Hidden Treasures - Every Collector's Dream
While for some the sale of Munch’s ‘The Scream’ may stand out as this year’s top auction tale, the stories that resonate most with the majority of on-a-budget collectors are those of discovery. The ten dollar canvas from a thrift store that reveals itself to be a forgotten masterpiece. The flea market hiding long lost objects d’art. The routine hunt through a relative’s attic that unearths an unprecedented collection, setting experts reeling.These stories are encouraging to the garden-variety collector. For those who don’t possess the millions to buy headline items that make the auction news, the stories demonstrate that such a windfall discovery could happen to any one of us, expert, aficionado or mere dabbler alike.
There are thousands of rare and valuable collectibles, lost, perchance forgotten, and waiting to be found. Read on to be inspired, and remain patient for your own windfall, it could happen any day.
Discoveries of yesteryear
The Staffordshire hoard
In 2009, an unemployed man from Staffordshire, UK, who had purchased his metal detector from a car boot sale for just £2.50, used it to uncover the largest Anglo Saxon treasure hoard ever seen. Gem-encrusted items, swords, helmets, trophies and more are thought to have belonged to the royalty of the 7-8 century Mercian Kingdom. The unemployed Mr Herbert, and the farmer on whose land the treasure was buried, received £1 million each. Experts were particularly perplexed as no record of such a vast buried treasure exists from the Mercian era. News came this December that yet more fragments of gold and silver have been discovered at the site.
The Buffalo Michelangelo
A painting hung for years behind a sofa in Buffalo, New York, was used as a tennis ball target, and subject to all manner of family wear, tear, and jokes. Finally, they researched the piece, employing x-rays and chemical pigment analysis, and the painting was revealed almost certainly to be the work of Italian Renaissance master Michelangelo. Experts valued the family heirloom in the region of $100-$300 million.
Declaration of Independence
In 1989, a Philadelphia finance analyst picked up a picture frame for $4 at a flea market. Once he had removed the picture, he discovered behind it a folded document. This turned out to be one of the finest copies of the Declaration of Independence ever seen, one of the 200 manually printed Dunlap Broadside copies, made just hours after the signing. He sold it for $2.42 million in 1991. In June 2000, the same copy sold for $8.14 million.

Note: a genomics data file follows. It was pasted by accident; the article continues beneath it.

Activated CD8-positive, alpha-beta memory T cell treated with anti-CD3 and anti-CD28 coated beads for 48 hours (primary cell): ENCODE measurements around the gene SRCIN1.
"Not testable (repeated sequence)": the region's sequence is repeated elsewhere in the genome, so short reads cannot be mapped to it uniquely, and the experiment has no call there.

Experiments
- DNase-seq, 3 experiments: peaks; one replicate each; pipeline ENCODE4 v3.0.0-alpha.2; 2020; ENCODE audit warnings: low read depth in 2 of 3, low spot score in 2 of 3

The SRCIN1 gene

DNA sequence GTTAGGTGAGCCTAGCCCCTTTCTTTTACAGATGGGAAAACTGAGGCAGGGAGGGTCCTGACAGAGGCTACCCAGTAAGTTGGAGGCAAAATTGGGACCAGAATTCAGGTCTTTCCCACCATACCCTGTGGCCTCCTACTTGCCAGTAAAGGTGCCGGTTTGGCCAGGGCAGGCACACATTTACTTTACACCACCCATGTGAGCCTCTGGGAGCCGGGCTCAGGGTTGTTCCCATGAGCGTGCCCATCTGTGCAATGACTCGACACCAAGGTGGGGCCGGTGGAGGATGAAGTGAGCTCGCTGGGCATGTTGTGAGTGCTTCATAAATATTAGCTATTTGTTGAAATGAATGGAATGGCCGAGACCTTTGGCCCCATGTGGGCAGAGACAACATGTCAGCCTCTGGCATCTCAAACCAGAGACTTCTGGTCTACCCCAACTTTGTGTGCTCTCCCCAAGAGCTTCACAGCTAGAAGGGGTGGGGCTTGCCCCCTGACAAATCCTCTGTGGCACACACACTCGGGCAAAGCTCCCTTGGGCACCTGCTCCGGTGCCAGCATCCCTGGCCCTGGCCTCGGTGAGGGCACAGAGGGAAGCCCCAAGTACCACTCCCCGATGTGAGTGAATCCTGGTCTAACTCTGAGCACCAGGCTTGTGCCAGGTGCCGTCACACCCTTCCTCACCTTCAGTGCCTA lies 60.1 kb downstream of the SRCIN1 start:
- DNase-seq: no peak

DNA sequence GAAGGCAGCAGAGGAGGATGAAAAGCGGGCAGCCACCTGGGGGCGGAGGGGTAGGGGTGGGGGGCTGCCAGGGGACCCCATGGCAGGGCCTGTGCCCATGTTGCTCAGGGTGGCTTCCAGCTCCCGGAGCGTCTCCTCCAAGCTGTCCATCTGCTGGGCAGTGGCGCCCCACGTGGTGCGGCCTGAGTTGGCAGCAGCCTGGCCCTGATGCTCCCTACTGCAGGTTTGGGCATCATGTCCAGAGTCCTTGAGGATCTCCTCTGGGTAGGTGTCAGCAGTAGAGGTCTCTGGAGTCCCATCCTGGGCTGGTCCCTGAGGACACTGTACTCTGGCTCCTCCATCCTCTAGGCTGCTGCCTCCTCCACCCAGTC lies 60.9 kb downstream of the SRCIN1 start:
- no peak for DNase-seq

This year’s discoveries
So what are this year’s equivalents? Here we have chosen some of our favourite stories of discoveries that went on to sell at a 2012 auction.
With a metal detector
A lucky metal detector enthusiast, trawling a Long Island potato field, unearthed a coin which at the time made the record for the most valuable American coin ever found with a metal detector. The famously rare 1652 New England sixpence was one of the first group of coins ever struck in the future United States. The coin sold in November this year for $431,250.
Flea market/thrift store finds
A North Carolina artist, whose speciality was psychedelic portraits of cats with wide staring eyes in bright acrylic colours, often picked up old canvases at thrift stores to up-cycle and paint over. On this occasion, she spent $9.99 on a canvas featuring a cubist diamond. A friend persuaded her to investigate the piece before whitewashing it, and it revealed itself to be an abstract work ‘Vertical Diamond’ by leading 20th century artist Ilya Bolotowsky. She sold it for $34,375 in September.
A similar story, with a less happy ending, was that of the flea market Renoir. Hidden in a box of miscellaneous items, also including a plastic cow and a Paul Bunyan lumberjack doll for which the buyer parted with her $7, was a lost masterpiece by none other than Pierre-Auguste Renoir. Entitled ‘Paysage Bords de Seine’, the piece was set for a $100,000 sale. However, investigation suggested the item had been stolen in 1951, so the auction was postponed.
The memorable ‘Black Swamp’ find was termed ‘the most startling and significant find in baseball card collecting history’. A foray into a grandfather’s attic in Defiance, Ohio revealed an unprecedented turn-of-the-century collection of almost 700 antique baseball cards from the 1910 E98 ‘set of 30’, including some of the great rarities featuring the greatest baseball legends from this era.
With just three exceptions, every card in the collection was graded the highest or equal-to-highest in existence, something almost inconceivable for cards over 100 years old. The whole was valued at $3 million, and sold this July.
Similarly, the Billy Wright comic book collection, gathered together over a lifetime and kept in immaculate condition by a passionate collector, was valued at $3.5 million. Many of the most valuable comic book issues in existence were present in the collection, found lingering in a basement by the collector’s great-nephew. The last of the comics were sold in February.
Being used as loft insulation
A trove of thirty three exceedingly rare movie posters were discovered, all stuck together with wallpaper glue, being used as loft insulation in Berwick, Pennsylvania. Some of the most sought after posters in history were steamed off the pile carefully one by one, and the whole sold in March for $503,000.
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